I was first up on the 16th, not long after 6am, for the Your Place and Mine radio interview which was pencilled in for 8am. I was picked up by local historian and project manager, Selwyn Johnston, who was also being interviewed about the occasion. As I was leaving, the rest of the guys were starting to surface and get ready for morning rehearsals. When the interview was done Selwyn and I headed to Castlecoole to meet up with the WLHA, Jeeps and other personnel involved in the Eisenhower commemoration. A few anxious minutes passed but everybody showed up for the prearranged photo shoot. Then to town and our rendezvous with history.
We pulled up in our convoy and parked at the side of the playing field. The dignitaries and Consulate were already there waiting expectantly. I think they were all pretty astounded at the sight of World War 2 soldiers de-bussing before their eyes and taking their positions on the historic playing field. After some final preparations the parade got underway, the American flag was presented to the American consul and a troop inspection took place. This was real history we were involved in- not only for Enniskillen and Portora, but for our club. This event ranks amongst the most prestigious and poignant that the WLHA has attended in it's history. To be on that field, at that time, on that day to commemorate and honour the Supreme Commander of the Allied Forces and his men is something that will stick with all of us forever.
When the ceremonials, photo shoots and presentations were done I took some time to chat to Susan Elliot about the WLHA and what we had hoped to achieve. Susan was deeply impressed by the WLHA and what it had done for her nation and its heritage. She knew exactly what we were about and was touched that we cared enough to keep the memory of the GIs alive. In a break with protocol, Susan Elliott honoured the WLHA by taking a place with the guys in our jeep convoy on the next leg of the day to Enniskillen Castle for her next engagement. Once at the Castle, Susan dismounted her jeep and thanked the WLHA and event organiser, Selwyn Johnston, for their hard work and making the commemoration possible. The WLHA then headed off back to Castle Archdale to prepare for the two day display with large camps and pyrotechnic displays created by the clubs British, German, Russian and American units.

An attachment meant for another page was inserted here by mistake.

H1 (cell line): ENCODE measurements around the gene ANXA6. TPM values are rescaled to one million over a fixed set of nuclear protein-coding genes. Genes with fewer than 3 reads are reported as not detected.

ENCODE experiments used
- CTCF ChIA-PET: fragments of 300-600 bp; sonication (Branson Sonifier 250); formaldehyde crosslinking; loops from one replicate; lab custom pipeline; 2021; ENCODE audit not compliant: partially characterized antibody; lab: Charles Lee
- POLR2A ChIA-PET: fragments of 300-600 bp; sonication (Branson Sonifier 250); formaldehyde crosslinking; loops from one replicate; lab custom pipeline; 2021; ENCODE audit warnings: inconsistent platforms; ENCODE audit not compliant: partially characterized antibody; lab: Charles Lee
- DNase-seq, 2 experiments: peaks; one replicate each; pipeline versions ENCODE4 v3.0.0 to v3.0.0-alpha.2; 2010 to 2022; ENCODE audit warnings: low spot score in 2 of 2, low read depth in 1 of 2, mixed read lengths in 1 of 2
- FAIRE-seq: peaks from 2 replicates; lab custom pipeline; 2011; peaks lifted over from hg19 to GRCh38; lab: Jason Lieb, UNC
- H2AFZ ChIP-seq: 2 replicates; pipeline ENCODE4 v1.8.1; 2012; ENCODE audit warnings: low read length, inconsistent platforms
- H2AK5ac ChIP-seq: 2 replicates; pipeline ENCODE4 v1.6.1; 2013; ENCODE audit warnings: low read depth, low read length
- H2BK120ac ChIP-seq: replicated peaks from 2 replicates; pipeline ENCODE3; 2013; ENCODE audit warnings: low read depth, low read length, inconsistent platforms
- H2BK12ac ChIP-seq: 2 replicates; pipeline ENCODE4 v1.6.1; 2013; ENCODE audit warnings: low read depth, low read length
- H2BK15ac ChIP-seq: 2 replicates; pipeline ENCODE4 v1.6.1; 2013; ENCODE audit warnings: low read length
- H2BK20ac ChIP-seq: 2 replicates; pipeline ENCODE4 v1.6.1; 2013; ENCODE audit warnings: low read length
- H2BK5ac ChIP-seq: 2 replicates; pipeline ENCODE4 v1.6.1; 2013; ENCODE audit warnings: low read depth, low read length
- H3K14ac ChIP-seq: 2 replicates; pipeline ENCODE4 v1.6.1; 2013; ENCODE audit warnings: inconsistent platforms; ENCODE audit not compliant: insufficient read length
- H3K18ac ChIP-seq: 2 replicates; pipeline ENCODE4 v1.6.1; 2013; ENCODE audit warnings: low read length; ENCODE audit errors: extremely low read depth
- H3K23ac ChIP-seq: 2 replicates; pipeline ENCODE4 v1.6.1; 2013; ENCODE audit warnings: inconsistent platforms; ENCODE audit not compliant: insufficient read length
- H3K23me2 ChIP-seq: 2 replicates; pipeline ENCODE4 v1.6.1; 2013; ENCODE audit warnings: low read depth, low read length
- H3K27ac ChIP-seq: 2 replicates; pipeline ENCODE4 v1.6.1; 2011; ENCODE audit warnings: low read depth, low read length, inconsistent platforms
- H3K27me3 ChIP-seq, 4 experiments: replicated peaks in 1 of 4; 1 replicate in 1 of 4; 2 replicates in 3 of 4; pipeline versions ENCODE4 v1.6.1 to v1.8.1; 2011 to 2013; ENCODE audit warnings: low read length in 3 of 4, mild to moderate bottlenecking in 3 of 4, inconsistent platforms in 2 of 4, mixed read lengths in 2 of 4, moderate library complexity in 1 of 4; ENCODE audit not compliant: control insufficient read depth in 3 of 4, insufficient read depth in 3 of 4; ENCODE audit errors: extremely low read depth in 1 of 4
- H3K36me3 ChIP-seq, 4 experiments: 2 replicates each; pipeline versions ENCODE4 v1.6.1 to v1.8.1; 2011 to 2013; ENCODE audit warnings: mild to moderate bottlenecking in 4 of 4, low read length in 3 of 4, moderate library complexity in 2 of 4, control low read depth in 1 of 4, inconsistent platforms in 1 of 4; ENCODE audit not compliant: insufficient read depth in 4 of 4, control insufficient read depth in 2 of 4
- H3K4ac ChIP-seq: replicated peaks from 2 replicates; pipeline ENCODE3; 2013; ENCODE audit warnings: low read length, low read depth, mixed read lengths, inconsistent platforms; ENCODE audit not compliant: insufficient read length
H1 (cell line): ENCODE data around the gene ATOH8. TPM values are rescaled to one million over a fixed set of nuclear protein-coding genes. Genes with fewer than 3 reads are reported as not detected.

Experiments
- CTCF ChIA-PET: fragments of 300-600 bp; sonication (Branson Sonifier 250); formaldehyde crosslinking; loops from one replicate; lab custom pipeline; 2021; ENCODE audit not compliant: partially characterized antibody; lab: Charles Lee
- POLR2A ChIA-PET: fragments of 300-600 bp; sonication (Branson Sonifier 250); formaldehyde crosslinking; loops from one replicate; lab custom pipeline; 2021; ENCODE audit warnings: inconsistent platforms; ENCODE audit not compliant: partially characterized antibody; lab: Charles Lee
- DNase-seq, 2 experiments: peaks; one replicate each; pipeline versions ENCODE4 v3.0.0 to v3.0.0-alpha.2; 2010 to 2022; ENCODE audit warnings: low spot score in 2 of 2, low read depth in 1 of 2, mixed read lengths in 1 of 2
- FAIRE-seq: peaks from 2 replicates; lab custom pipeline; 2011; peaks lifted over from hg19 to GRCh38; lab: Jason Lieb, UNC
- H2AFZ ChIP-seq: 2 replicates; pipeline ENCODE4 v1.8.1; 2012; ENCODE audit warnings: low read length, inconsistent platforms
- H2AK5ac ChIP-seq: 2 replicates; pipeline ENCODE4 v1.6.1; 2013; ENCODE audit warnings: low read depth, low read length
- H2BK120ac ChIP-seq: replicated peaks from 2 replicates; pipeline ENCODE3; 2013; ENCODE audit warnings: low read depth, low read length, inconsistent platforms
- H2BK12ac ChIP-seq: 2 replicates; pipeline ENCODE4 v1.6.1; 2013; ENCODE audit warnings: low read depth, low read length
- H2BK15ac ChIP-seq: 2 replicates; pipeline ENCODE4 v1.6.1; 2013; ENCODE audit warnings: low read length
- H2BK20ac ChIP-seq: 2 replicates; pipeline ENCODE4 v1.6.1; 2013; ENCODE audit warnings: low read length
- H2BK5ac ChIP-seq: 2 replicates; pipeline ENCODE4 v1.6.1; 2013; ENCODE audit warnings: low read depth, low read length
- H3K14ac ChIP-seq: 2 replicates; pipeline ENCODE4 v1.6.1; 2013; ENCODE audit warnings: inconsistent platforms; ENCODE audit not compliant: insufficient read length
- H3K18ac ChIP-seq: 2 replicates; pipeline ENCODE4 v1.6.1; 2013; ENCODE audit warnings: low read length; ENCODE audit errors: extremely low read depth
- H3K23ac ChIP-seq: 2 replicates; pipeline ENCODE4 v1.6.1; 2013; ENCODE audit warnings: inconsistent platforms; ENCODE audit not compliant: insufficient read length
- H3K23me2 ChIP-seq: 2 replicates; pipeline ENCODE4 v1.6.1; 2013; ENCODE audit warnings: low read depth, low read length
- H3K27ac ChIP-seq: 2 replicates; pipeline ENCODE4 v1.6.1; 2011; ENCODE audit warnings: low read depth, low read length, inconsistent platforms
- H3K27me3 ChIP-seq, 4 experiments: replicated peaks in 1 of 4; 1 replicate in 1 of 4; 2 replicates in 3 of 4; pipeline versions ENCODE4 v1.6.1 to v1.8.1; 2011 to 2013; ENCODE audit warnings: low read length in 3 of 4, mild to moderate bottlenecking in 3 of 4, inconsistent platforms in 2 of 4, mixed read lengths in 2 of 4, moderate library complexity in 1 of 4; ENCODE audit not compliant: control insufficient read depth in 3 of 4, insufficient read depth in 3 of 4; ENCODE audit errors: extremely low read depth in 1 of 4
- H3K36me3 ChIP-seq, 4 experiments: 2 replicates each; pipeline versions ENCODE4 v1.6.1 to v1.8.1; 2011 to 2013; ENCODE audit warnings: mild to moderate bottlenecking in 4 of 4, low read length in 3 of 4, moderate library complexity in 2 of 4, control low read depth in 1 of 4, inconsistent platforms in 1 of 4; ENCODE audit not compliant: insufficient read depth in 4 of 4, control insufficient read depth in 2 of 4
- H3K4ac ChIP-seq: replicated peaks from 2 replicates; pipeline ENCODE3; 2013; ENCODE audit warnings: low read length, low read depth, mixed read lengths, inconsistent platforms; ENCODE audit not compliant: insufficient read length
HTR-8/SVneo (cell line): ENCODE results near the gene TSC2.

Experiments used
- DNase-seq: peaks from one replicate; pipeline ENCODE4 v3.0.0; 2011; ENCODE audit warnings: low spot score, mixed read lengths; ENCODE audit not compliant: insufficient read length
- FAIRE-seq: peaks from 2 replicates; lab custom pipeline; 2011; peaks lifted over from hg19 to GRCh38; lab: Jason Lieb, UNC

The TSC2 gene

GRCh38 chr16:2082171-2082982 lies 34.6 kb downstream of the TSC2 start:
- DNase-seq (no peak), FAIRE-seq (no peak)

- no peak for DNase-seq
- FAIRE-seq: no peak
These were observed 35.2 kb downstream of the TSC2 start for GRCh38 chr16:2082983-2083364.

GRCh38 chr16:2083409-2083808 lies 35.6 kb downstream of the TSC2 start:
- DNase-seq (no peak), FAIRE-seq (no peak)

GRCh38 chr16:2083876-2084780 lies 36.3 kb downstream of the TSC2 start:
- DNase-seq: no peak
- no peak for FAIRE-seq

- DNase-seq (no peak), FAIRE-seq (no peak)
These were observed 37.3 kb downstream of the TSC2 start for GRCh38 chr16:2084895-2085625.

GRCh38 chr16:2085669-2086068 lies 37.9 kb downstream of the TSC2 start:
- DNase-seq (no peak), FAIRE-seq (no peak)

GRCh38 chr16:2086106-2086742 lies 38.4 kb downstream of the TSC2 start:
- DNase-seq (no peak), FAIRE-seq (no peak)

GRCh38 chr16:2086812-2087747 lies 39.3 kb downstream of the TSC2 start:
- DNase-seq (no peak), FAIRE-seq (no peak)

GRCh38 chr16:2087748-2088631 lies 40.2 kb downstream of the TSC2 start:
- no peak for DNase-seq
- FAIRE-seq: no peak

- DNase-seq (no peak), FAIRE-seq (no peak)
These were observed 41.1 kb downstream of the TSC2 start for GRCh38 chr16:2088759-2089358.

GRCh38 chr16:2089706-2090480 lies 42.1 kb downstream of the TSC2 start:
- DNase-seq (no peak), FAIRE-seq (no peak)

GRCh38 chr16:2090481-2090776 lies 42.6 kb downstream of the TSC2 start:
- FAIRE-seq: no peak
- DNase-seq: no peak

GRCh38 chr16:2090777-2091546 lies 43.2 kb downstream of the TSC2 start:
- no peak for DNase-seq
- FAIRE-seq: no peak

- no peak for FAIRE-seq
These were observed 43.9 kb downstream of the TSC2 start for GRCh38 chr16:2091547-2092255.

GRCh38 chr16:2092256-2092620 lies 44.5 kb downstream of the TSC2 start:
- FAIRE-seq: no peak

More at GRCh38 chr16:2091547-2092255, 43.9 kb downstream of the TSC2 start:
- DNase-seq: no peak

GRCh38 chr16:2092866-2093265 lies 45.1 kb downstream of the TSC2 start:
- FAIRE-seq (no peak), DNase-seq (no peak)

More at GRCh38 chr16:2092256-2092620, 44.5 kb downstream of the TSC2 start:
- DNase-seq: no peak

Looking back on the weekend I can't help feeling deep pride in what a group of ordinary people achieved with their extraordinary enthusiasm for their hobby and their heritage. The teamwork, care and focus displayed by every member of the club whether it was rehearsing, parading, presenting colours, providing the meals, constructing the pyros, building and taking down the camp was truly heartening and was clear evidence to me that as the WLHA approaches it's 5th birthday, we have a club that has matured and has a role to play in society we can be proud of.
The WLHA extends it's sincerest thanks to Mr. Selwyn Johnston, Ms. Susan Elliott, Fermanagh District Council, Portora and the NIEA staff at Castle Archdale for an unforgettable weekend.